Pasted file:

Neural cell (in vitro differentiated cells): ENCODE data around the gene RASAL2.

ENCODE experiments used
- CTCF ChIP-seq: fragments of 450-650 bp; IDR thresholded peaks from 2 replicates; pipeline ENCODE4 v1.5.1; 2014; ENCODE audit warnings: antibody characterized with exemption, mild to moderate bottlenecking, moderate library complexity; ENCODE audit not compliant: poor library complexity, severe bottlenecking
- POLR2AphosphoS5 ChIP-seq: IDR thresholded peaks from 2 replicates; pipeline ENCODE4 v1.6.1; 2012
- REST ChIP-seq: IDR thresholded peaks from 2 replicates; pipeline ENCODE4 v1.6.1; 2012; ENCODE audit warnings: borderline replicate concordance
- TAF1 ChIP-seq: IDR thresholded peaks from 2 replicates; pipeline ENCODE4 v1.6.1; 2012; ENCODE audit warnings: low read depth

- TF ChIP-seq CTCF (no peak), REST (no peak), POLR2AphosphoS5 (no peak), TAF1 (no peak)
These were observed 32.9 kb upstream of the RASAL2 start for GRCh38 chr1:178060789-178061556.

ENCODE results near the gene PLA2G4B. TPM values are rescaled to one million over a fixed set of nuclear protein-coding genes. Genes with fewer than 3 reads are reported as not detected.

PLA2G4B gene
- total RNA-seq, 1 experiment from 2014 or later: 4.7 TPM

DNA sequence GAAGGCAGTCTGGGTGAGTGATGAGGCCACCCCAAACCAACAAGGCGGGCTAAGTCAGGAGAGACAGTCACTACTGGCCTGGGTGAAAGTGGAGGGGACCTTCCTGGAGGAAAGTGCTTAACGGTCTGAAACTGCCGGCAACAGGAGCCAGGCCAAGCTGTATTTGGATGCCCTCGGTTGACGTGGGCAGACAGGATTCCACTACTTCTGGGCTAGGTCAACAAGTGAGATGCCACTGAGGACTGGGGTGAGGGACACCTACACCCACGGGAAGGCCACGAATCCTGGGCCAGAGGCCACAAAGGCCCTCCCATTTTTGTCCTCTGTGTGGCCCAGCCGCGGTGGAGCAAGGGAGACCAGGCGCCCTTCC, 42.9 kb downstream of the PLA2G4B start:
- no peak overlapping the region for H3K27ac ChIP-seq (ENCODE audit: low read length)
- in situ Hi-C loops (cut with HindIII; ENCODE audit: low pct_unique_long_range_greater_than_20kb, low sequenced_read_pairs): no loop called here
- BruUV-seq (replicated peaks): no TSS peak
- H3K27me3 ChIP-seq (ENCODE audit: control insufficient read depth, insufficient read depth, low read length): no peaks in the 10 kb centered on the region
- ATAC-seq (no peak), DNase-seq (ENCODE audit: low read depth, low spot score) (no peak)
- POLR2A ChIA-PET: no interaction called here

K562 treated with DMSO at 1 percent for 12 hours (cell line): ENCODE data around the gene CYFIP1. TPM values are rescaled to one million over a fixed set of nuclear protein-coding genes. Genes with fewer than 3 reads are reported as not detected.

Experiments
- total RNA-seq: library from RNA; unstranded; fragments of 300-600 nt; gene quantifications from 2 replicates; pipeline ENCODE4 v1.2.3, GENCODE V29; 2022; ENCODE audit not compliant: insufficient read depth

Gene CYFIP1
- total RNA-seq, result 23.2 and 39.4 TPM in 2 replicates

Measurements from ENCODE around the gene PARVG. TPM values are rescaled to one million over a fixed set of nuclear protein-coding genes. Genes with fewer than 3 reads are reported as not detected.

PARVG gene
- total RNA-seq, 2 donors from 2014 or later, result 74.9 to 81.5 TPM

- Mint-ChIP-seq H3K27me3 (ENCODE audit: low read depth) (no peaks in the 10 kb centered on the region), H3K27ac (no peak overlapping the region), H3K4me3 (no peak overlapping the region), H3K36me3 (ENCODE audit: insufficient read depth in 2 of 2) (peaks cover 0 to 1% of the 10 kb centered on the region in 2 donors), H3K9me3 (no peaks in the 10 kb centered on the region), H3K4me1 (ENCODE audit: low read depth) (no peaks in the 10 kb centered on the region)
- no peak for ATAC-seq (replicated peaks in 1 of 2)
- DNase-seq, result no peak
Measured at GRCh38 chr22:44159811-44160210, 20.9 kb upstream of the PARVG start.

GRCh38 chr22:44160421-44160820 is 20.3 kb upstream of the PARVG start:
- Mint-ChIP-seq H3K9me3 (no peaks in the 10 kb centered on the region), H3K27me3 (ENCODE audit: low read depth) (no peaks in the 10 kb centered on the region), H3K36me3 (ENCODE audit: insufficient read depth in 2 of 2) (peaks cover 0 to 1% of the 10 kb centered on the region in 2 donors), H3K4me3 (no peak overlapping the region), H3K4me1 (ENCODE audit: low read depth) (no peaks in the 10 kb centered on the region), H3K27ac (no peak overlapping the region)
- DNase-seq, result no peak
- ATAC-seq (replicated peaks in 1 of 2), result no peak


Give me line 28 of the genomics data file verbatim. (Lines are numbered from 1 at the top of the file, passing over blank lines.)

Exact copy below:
- no peak for ATAC-seq (replicated peaks in 1 of 2)